Lord Strathcarron then introduced Churchill as “one of the greatest and most brilliant men of our time.” Churchill was accorded “an enthusiastic reception.” Recalling the long association of Great Britain and the West Indies, he spoke the words that Williams and Padmore quote, although adding—as Williams and Padmore do not—“We could never forget the patriotism and loyalty of the West Indies in those historic times to the Mother Country.”

There is one further paragraph to the Gleaner report:

Mr. Churchill said that there was much talk nowadays of giving away old Colonies to “have not” nations to try their prentice hand in seeing how they could make a success of them, or else of putting them under one of those international committees which passed pious resolutions but somehow failed—woefully failed—in the execution of their noble resolutions. He hoped that, before any decisions of the kind were taken, the wishes of the people in those various Colonies would be ascertained. He was sure that they would say with a united voice that they wished to remain under the shelter and freedom of the British flag. (Cheers).

Needless to say, what Churchill had in mind as “the people” were the kind of white West Indians attending the WIC banquet, not those who had been stirring up trouble on the islands over the last couple of years. Churchill spoke from notes, which survive.6 Among other things, they provide the phrase “that unexpected margin of capital,” intended to summarize the advantage that Britain had gained from two centuries of slavery in the Caribbean. The newspaper account of Churchill’s words is the only surviving record of the speech; there is no trace of it in the eight volumes of his “complete” speeches (Churchill 1974). As so often, what gets left out is at least as telling as what is included.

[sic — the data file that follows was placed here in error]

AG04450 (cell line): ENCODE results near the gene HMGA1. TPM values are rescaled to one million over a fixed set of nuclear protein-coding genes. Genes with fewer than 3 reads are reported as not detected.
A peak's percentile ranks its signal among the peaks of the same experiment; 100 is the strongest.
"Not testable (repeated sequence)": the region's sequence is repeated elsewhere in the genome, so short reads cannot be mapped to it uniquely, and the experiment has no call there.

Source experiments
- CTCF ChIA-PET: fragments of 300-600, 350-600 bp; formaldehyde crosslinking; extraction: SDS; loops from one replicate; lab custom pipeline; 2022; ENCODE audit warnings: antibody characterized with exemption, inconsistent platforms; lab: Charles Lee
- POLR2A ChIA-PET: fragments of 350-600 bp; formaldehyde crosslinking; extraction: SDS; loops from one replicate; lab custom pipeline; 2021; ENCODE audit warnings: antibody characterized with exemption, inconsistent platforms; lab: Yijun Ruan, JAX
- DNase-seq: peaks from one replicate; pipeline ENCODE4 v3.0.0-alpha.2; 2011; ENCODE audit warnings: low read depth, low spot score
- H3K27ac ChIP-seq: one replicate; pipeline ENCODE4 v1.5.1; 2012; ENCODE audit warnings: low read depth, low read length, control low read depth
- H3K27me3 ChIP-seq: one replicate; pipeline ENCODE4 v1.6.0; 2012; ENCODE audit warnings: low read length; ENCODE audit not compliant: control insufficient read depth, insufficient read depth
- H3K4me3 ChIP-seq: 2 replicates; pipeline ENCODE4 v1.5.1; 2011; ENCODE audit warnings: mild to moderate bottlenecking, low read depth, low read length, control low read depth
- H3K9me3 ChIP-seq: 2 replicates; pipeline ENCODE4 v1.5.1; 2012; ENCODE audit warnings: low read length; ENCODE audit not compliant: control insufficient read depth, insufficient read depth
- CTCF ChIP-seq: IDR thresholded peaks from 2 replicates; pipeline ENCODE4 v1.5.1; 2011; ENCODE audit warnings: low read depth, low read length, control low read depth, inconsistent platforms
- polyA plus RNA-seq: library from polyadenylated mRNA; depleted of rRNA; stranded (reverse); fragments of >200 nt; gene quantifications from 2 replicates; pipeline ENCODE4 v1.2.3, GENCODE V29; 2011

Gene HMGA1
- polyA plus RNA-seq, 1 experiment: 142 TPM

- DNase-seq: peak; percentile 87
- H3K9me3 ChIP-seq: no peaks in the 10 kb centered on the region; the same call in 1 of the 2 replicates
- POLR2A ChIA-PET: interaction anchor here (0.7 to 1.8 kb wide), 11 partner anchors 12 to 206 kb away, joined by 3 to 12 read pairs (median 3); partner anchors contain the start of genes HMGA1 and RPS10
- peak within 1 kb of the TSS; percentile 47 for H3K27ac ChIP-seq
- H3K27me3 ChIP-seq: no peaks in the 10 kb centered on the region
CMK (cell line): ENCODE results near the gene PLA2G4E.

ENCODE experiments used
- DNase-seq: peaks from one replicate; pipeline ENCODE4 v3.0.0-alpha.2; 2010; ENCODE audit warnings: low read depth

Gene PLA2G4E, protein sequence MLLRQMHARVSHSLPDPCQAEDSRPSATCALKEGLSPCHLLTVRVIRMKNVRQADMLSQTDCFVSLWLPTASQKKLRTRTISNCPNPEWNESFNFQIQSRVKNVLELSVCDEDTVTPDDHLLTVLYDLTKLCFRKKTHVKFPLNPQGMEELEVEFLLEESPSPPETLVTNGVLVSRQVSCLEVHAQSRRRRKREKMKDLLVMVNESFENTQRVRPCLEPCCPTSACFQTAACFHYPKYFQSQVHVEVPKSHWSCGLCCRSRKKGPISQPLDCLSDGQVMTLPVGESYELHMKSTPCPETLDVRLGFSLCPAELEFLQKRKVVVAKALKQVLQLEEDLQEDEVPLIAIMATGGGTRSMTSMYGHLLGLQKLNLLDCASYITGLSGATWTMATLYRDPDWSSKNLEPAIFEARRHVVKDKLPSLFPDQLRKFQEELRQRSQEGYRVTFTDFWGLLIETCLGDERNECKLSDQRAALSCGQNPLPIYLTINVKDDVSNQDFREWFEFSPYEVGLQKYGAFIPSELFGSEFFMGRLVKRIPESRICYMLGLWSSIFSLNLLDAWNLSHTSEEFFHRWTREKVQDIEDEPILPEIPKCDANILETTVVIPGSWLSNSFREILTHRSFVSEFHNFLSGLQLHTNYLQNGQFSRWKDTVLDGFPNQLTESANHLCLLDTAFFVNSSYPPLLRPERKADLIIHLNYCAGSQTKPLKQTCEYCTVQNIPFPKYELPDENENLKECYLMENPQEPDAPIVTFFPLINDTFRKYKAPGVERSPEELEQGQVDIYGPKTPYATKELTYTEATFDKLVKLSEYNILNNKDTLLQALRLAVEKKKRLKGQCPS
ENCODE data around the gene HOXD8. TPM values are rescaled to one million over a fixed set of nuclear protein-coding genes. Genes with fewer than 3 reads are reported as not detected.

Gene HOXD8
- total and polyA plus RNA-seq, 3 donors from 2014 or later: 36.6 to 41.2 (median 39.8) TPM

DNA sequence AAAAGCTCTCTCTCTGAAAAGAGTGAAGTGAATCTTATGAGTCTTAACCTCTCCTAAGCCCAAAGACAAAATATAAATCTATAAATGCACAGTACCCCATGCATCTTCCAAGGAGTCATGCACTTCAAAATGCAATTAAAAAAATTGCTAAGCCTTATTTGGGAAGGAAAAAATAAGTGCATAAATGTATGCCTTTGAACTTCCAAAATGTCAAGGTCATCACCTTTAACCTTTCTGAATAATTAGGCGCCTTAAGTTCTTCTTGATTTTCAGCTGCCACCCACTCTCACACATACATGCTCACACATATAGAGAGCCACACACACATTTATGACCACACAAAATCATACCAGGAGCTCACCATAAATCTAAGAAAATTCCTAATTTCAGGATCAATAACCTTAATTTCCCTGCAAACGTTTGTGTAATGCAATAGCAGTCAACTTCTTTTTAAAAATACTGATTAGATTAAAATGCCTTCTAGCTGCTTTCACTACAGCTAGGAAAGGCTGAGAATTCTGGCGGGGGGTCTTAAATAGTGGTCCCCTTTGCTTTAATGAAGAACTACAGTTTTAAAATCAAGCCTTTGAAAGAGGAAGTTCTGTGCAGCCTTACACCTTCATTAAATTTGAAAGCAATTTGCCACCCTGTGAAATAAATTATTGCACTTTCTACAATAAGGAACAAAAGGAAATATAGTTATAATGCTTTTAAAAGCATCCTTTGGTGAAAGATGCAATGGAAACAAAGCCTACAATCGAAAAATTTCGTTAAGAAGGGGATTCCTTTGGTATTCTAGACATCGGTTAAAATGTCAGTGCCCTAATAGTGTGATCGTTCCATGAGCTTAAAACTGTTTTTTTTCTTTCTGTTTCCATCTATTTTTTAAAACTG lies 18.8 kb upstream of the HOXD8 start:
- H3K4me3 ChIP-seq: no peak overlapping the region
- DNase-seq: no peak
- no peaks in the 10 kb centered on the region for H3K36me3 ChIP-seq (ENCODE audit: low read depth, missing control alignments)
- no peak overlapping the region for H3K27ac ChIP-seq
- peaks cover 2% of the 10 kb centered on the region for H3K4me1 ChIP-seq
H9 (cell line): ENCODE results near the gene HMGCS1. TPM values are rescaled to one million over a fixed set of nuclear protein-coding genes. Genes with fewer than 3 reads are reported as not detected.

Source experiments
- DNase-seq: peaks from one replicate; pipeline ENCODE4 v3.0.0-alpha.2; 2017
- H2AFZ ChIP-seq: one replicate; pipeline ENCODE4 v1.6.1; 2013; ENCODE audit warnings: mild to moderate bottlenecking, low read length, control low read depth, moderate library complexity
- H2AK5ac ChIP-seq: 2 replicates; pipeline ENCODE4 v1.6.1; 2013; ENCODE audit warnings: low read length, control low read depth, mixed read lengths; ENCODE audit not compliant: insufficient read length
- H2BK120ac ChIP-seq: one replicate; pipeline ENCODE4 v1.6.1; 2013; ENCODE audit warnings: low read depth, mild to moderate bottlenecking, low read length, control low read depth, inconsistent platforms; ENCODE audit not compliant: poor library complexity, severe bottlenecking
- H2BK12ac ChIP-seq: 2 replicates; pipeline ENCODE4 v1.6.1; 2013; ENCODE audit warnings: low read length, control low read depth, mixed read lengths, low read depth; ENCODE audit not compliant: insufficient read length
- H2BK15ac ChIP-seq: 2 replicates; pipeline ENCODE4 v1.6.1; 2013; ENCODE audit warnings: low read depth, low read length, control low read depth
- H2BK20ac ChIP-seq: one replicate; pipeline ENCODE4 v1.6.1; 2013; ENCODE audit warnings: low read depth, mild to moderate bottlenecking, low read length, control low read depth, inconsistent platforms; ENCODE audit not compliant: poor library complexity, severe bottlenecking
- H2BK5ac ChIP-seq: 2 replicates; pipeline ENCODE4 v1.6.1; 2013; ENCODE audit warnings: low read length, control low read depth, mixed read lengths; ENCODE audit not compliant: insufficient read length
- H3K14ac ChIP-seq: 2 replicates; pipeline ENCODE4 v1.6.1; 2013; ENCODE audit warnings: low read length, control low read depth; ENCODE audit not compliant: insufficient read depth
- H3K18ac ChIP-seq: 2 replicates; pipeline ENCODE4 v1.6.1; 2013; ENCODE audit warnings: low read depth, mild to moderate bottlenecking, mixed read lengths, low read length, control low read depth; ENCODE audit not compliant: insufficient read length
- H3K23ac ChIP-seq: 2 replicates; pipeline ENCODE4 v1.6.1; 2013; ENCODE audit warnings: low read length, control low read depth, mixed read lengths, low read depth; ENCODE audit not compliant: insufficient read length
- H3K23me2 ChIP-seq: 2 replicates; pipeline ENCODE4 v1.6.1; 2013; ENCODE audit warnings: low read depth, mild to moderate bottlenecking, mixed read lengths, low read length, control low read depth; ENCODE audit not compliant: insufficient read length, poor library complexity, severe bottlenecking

See “Duke of Kent on West Indies,” The Times, July 21, 1937, p. 11.


Prince George, Duke of Kent (1902–1942) was the fourth son of King George V and Queen Mary. The new king was George VI, previously Berty, having usurped his youngest brother’s name when Edward VIII was forced to abdicate. William George Arthur Ormsby-Gore, later 4th Baron Harlech (1885–1964). Ian Stewart Macpherson, 1st Baron Strathcarron PC PC (Ire) KC JP (1880–1937), known as Sir Ian Macpherson, 1st Baronet, between 1933 and 1936, a British lawyer and Liberal politician.


Sir Edward Davson, “Sir Eliot de Pass,” The Times, July 16, 1937, p. 14. Davson himself died three weeks later.


Ken Hill, “Things We Need,” The Gleaner, March 9, 1937, p. 6; “National Movement Launched,” The Gleaner, April 3, 1937, p. 10.


“Jamaica Figures Largely in Speeches Delivered at West India Club Dinner,” The Gleaner, August 11, 1937, pp. 1, 6.


“Speech at West Indies Banquet, 20.7.37,” CHAR 9/126/46–50, Churchill Archives Centre, Cambridge University; with thanks to Katharine Thomson.